SHANGHAI - China on Tuesday announced the launch of a cross-border yuan services centre near its border with Myanmar as part of moves to facilitate yuan-denominated trade with Southeast Asia.
The new financial services centre in Ruili, in the southwestern province of Yunnan, will promote exchanges between the yuan and Myanmar's kyat, according to a statement on the Ruili government's website.
Chinese exports to Myanmar totalled US$4.8 billion (S$6.076 billion) in 2011, while imports totalled US$1.7 billion, according to IMF figures. The statement added that the centre would also support the development of yuan financial products and create a mechanism for yuan cash to be transported across the border.
"The new centre will likely spur CNY-settled trade and CNY FX trading, and will perhaps lead to a broadening of the number of currencies allowed to be traded against the CNY," wrote Dariusz Kowalczyk, senior economist at Credit Agricole, in a note to clients.
China's cross-border yuan trade settlement programme was launched as a pilot scheme in 2009 and gradually expanded to cover trade between all Chinese provinces and all foreign countries.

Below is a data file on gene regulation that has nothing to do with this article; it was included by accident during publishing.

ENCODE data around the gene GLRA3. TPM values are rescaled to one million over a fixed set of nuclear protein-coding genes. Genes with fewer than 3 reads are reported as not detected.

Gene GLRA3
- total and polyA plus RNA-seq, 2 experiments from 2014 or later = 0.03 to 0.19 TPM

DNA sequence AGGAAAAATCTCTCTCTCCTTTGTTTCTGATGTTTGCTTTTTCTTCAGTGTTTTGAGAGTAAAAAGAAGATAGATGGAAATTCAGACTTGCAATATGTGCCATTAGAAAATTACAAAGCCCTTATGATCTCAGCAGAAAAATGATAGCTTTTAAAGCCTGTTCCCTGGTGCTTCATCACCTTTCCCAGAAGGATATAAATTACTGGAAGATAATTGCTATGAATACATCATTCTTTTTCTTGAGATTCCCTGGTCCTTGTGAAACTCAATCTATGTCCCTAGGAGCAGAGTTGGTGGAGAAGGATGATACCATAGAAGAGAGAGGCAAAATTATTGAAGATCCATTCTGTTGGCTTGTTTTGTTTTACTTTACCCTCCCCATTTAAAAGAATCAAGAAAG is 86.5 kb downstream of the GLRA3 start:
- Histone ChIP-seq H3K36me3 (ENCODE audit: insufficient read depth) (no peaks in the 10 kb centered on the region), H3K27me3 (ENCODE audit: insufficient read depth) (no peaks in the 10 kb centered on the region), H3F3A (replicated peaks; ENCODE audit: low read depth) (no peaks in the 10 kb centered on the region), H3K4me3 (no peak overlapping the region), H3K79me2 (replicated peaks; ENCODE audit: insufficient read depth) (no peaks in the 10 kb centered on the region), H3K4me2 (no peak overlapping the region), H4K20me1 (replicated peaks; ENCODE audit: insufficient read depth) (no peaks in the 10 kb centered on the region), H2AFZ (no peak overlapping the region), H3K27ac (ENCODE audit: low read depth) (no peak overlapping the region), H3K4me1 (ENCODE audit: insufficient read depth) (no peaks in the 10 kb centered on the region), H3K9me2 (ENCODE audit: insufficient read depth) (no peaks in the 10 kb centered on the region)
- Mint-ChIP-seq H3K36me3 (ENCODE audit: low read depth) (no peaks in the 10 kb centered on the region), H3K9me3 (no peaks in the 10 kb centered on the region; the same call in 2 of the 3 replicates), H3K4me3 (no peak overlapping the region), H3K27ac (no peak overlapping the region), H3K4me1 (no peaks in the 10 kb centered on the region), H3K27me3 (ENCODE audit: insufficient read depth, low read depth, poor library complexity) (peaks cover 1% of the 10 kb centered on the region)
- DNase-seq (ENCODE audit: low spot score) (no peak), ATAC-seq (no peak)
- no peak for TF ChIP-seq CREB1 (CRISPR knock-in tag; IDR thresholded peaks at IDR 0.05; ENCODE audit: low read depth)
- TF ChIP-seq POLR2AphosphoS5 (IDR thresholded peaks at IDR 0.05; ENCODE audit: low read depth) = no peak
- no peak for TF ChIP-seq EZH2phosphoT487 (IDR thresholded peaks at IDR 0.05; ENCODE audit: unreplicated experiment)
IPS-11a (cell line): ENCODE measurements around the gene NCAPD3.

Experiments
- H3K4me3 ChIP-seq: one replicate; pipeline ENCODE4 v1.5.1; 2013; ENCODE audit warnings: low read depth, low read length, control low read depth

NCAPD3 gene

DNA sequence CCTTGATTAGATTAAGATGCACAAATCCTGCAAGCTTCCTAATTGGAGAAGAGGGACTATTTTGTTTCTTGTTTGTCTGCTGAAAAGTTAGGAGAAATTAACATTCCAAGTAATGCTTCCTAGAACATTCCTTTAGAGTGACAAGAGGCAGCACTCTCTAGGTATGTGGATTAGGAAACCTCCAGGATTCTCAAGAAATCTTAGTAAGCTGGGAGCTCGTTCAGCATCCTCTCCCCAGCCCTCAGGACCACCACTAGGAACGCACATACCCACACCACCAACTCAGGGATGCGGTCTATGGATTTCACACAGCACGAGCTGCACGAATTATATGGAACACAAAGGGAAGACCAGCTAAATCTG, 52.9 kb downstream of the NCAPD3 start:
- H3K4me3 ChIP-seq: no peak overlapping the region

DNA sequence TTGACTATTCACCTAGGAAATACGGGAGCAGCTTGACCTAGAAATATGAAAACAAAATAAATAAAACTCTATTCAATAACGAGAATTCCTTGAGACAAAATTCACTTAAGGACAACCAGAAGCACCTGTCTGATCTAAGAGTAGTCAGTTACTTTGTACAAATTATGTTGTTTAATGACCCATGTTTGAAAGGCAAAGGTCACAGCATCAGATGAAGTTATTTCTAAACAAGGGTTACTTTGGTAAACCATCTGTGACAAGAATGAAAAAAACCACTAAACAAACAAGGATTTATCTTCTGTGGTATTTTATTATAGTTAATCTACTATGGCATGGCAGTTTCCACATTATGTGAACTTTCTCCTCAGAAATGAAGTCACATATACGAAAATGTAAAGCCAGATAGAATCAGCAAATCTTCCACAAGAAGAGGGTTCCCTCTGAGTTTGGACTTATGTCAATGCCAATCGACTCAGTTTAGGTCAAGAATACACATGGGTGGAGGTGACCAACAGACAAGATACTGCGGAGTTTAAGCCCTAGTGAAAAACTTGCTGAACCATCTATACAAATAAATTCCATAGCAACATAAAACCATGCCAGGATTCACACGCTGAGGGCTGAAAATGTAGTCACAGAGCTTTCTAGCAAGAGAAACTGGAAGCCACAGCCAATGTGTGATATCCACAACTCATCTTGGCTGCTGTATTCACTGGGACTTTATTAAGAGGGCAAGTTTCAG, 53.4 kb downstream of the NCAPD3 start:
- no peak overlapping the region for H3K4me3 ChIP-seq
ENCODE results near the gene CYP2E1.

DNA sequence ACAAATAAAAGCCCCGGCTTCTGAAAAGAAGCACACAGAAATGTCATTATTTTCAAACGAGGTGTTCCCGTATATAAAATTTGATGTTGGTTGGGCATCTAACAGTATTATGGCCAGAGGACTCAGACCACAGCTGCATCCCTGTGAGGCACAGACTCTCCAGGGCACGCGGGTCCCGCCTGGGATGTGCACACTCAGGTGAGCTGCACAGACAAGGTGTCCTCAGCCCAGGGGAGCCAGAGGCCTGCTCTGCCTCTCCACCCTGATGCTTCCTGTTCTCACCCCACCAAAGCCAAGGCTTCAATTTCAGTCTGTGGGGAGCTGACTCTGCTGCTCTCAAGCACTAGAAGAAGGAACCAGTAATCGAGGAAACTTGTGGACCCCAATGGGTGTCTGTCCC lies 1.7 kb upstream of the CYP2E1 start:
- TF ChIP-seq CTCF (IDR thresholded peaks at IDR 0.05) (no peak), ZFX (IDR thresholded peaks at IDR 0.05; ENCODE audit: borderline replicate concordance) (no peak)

Member countries of the Association of South East Asian Nations (ASEAN), including Myanmar, were included in the original pilot project, and Chinese imports from Southeast Asia account for a large portion of overall cross-border yuan trade settlement volume.
Reuters reported late last year that China planned to sign an agreement with ASEAN to settle trade in yuan and initiate central bank currency swaps.
China is Myanmar's largest trading partner and source of foreign investment, but investors from developed markets have recently explored opportunities there following the easing of sanctions by the United States and other countries.
Myanmar's reformist, quasi-civilian government took office a year ago, ending five decades of military rule, and has started overhauling the economy, easing media censorship, legalising trade unions and protests, freeing political prisoners and agreeing to ceasefires with a dozen ethnic rebel armies.